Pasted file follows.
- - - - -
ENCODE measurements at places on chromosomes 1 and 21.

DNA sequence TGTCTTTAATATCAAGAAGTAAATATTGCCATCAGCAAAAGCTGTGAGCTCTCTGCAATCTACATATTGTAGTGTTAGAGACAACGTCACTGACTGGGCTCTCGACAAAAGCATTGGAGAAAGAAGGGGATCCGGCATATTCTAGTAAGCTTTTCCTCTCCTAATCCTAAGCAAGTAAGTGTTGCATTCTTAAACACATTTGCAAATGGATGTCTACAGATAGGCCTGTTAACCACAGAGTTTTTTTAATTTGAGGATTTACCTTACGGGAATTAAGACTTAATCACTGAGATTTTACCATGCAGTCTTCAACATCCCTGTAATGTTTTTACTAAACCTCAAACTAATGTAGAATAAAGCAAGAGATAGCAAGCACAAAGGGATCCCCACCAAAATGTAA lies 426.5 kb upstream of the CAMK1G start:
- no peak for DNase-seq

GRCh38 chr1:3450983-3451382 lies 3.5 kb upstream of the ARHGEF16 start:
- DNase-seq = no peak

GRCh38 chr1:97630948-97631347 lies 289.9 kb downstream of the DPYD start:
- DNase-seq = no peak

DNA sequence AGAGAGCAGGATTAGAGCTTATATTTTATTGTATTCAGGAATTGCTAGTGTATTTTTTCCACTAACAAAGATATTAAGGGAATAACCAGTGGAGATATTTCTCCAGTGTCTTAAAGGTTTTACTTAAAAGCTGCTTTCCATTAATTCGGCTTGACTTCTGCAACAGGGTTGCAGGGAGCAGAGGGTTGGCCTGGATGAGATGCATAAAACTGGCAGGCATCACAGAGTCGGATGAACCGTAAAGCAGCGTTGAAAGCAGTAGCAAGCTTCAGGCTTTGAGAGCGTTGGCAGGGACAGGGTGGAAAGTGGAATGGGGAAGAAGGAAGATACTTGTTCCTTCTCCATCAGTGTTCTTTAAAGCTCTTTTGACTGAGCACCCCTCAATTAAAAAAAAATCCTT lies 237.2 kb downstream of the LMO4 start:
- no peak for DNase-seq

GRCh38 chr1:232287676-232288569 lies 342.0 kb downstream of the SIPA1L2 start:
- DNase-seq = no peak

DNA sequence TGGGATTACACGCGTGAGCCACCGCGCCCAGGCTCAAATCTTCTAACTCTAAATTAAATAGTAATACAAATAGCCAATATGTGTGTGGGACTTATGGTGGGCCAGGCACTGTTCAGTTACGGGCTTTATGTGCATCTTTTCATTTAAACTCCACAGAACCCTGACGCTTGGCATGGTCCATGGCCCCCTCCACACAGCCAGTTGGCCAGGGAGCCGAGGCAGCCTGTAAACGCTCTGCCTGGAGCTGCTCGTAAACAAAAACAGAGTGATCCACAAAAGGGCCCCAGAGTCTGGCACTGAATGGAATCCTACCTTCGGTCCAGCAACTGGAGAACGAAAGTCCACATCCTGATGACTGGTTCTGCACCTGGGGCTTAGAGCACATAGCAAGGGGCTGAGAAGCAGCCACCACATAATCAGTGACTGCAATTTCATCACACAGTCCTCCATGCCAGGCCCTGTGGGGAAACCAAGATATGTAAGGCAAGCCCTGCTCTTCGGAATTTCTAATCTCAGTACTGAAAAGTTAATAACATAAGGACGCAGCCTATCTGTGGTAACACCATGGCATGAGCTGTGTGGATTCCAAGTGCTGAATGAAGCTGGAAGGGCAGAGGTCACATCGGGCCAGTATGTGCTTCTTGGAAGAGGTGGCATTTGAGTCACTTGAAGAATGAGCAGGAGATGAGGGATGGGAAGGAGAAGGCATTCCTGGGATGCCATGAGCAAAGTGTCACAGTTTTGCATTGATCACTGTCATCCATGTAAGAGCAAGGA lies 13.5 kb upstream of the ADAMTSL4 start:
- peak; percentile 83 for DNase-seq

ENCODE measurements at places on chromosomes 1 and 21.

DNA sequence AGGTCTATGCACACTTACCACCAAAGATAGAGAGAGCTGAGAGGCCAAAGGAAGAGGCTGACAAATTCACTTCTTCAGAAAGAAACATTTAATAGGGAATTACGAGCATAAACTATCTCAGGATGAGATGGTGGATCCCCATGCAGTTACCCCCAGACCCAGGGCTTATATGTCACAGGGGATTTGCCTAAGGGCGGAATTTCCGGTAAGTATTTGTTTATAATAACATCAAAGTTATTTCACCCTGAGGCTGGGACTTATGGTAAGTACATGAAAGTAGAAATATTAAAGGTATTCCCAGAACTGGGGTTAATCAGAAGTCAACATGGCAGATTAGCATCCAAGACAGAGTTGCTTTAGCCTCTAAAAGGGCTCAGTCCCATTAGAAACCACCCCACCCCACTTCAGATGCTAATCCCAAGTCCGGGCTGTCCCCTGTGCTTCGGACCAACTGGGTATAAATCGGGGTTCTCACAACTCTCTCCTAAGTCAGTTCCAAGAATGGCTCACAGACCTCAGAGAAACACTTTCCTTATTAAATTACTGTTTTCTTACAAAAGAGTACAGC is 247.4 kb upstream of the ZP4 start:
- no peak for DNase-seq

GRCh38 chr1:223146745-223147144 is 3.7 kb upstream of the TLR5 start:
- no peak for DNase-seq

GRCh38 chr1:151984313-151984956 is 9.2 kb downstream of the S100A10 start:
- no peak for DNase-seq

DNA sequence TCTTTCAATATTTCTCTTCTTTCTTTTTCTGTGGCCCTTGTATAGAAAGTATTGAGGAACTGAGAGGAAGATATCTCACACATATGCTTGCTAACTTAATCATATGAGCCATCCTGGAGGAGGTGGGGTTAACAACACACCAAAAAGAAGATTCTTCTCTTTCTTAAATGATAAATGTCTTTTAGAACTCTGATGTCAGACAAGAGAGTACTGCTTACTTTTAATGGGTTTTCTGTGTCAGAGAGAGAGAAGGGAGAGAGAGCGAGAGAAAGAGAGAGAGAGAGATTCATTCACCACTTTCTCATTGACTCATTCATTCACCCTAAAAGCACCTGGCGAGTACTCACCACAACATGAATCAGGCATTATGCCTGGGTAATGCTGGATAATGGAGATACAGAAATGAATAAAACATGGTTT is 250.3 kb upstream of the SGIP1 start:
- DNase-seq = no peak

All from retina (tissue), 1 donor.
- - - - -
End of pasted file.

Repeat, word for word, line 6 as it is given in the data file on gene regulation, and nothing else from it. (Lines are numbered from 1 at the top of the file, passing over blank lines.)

GRCh38 chr1:97630948-97631347 lies 289.9 kb downstream of the DPYD start: